January 16, 2008

Comms solution found!

As mentioned in an earlier post, I was looking for a comms solution to keep in touch with clients (and friends!) back in France and elsewhere in Europe. I believe I have now found that solution in the form of a VoIP account.

The idea behind VoIP is, instead of using a network of copper wire to transmit audio between two end points, that audio is converted into digital data, which is transmitted across a computer network such as the Internet. Users can then connect to their VoIP providers using their computers to do the conversion of the audio signal to and from digital data, so-called A/D (analog/digital) conversion.

The job of A/D conversion and relaying the data between the end user and the VoIP service provider is relatively simple, it doesn't require much computing power. That is why there are dedicated telephones that don't connect to a phone line like normal phones but to a network instead. Most of them are SIP phones (because SIP is the most frequently used of all the VoIP protocols available) and the Grandstream Budge Tone-100 that I use is no exception to the rule. With devices such as this, there's no need for your computer to be switched on in order to place or receive calls because the SIP phone connects directly to the network, without going through your computer.

The VoIP provider I decided to sign up with is an outfit called IdeaSIP. By using their service I can place calls to French land lines for $0.02/min or to French cellphones for $0.15/min. At the exchange rate at the time of writing this, those prices equate to 1p/min and 7.5p/min approximately. I can call other IdeaSIP users and they can call me for free, which is something that a client and friend of mine based in Paris who introduced me to IdeaSIP in the first place is going to take advantage of.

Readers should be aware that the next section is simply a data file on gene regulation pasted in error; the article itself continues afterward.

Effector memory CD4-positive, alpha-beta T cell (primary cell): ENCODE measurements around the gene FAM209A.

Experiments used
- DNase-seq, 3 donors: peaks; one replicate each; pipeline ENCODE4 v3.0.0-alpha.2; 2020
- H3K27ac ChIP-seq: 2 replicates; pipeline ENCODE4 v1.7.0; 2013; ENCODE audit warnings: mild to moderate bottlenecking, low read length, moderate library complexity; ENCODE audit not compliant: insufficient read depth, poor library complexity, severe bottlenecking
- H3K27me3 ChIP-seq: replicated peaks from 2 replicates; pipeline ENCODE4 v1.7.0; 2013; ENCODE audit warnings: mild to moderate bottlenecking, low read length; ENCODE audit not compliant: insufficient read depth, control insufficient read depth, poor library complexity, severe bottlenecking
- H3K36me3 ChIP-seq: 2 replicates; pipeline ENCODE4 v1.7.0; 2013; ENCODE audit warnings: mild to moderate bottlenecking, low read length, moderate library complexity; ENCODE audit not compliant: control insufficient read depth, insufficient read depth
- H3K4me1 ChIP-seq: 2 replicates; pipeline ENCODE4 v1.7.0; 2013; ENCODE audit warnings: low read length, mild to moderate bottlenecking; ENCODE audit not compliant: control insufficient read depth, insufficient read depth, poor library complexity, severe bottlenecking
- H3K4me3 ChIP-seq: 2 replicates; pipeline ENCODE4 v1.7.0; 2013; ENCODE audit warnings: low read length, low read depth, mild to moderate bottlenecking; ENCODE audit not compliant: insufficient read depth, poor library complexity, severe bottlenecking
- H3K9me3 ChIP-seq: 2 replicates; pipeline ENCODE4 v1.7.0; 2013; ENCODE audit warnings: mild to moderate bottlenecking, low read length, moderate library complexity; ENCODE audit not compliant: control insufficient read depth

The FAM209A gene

However, the main reason I looked into this solution was not in order to place calls but so that many clients of mine who are still in France and who don't necessarily have VoIP solutions can call me without having to go to the expense of dialling an international number. How is this achieved? Simply by renting a phone line in France. The number is a geographic number starting with "04" (therefore based in the Southeast of the country, where I lived for 15 years). French people can call that number with their land lines at the cost of a normal national call, which is becoming more and more often free with ISPs throwing free national calls in with their deals, and mobile phone users calling me will have the call deducted from their monthly allowance (as they would do anyway if I was physically in France) instead of it being billed on top of their contracts as international calls usually are.

So, whenever anyone calls that "04" number the call is routed straight to IdeaSIP, who knows that it's for my account, and it is forwarded straight to my SIP phone at no cost to me. The same applies to a local toll rate number (0845 number) I rented here in the UK. If anyone calls that number, too, then my SIP phone will ring. The line rental is cheap, it costs me $39 per semester, which works out at just over £3 per month, per line.

I don't need to miss a call, ever. I can set up call forwarding and have any inbound SIP calls redirected to another SIP account or even to a straightforward PSTN phone line, to my mobile for example. In this case, the forwarding of the call to the PSTN line is billed to me and deducted from my pre-purchased call credit, but at 1p/min to a UK land line or 10p/min to my mobile, the cost isn't prohibitive.

DID phone numbers and call credit can be purchased online by credit card or by PayPal, so even if you're not at home you can still use a web-capable mobile phone to purchase these things as and when needed.

VoIP is well worth looking into if you don't already have it. IdeaSIP is just one of many VoIP providers out there but they were, however, recommended by someone whose opinion matters to me. I recommend them too. If you don't want to go to the expense of purchasing a dedicated SIP phone, you can download a soft phone application, which is how your computer becomes your phone. If you do want a "hard" phone then there are several available here, for example. If you want to use a hard phone and you don't already have a broadband router with multiple ethernet ports then you'll also have to buy a hub/switch in order to connect both your computer and the phone to the Internet.

1 comment:

Pamela said...

Too technical for me, but I'm looking forward to your not so technical posts. specially those with pictures... ;-)

Take care!
Groetjes, Pamela